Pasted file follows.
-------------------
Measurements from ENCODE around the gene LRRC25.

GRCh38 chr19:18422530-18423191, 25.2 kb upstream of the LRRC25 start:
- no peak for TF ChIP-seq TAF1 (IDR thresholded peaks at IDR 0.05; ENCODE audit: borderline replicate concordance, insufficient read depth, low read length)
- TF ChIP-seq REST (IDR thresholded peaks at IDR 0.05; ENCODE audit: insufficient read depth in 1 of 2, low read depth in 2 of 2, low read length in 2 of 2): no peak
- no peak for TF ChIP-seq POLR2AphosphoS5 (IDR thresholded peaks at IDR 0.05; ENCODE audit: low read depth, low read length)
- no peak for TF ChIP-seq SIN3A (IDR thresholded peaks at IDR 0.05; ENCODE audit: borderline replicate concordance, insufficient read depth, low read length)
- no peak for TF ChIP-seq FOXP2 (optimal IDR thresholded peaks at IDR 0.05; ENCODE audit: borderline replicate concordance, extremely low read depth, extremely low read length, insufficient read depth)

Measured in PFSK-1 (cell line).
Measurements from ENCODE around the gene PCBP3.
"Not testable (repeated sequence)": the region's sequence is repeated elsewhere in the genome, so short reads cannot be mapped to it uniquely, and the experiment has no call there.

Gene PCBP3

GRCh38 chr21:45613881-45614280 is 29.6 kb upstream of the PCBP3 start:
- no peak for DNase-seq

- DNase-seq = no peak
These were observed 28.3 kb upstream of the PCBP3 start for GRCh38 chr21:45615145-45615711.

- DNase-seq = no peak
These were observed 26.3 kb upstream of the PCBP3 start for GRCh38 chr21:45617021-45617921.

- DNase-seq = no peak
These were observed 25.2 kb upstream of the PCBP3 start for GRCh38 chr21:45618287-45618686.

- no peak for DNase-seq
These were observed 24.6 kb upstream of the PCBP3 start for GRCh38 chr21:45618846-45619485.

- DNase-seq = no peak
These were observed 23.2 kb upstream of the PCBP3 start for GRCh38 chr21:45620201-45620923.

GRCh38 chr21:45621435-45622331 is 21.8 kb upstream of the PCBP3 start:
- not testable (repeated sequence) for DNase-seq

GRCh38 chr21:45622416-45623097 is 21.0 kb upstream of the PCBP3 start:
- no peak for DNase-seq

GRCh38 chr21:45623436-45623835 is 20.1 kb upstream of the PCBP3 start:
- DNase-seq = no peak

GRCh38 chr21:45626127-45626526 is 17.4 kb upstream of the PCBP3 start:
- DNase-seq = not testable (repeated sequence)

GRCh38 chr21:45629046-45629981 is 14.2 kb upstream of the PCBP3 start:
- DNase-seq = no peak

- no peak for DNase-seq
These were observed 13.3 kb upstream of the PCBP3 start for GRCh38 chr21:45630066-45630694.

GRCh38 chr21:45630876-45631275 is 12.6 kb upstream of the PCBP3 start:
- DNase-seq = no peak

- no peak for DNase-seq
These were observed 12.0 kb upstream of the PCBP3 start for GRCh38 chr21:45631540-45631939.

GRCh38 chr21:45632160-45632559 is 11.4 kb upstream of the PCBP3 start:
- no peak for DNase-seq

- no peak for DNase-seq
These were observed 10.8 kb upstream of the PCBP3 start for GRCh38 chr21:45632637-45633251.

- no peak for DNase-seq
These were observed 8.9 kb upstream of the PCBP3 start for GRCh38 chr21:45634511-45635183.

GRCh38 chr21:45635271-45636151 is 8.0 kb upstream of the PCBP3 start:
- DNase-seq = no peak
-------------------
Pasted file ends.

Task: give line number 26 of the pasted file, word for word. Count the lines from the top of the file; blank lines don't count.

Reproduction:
GRCh38 chr21:45622416-45623097 is 21.0 kb upstream of the PCBP3 start: